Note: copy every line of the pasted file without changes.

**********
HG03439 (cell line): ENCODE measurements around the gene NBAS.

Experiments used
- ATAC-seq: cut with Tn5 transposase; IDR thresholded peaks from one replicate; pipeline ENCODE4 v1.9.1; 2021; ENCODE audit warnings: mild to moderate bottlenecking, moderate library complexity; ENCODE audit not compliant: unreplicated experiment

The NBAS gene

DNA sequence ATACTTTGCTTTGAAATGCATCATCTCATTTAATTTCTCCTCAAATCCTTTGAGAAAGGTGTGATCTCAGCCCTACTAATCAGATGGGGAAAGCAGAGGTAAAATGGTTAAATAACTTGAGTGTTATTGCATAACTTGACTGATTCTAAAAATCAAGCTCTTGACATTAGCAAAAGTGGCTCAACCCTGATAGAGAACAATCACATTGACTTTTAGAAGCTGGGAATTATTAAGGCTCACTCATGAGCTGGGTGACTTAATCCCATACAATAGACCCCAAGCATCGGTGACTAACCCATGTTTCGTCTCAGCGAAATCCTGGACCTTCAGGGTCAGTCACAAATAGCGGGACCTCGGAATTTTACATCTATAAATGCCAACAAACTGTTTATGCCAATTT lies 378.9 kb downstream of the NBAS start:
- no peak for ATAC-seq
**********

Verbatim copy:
HG03439 (cell line): ENCODE measurements around the gene NBAS.

Experiments used
- ATAC-seq: cut with Tn5 transposase; IDR thresholded peaks from one replicate; pipeline ENCODE4 v1.9.1; 2021; ENCODE audit warnings: mild to moderate bottlenecking, moderate library complexity; ENCODE audit not compliant: unreplicated experiment

The NBAS gene

DNA sequence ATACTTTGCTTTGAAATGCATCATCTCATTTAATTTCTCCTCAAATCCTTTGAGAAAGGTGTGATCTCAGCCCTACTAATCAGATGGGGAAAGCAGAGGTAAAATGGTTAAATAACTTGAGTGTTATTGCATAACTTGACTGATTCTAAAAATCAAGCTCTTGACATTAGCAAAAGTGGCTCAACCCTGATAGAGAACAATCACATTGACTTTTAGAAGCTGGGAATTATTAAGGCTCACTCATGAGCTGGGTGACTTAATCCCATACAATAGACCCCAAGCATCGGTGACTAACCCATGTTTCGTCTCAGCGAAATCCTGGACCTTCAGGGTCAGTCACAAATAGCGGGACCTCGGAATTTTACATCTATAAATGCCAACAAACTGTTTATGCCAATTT lies 378.9 kb downstream of the NBAS start:
- no peak for ATAC-seq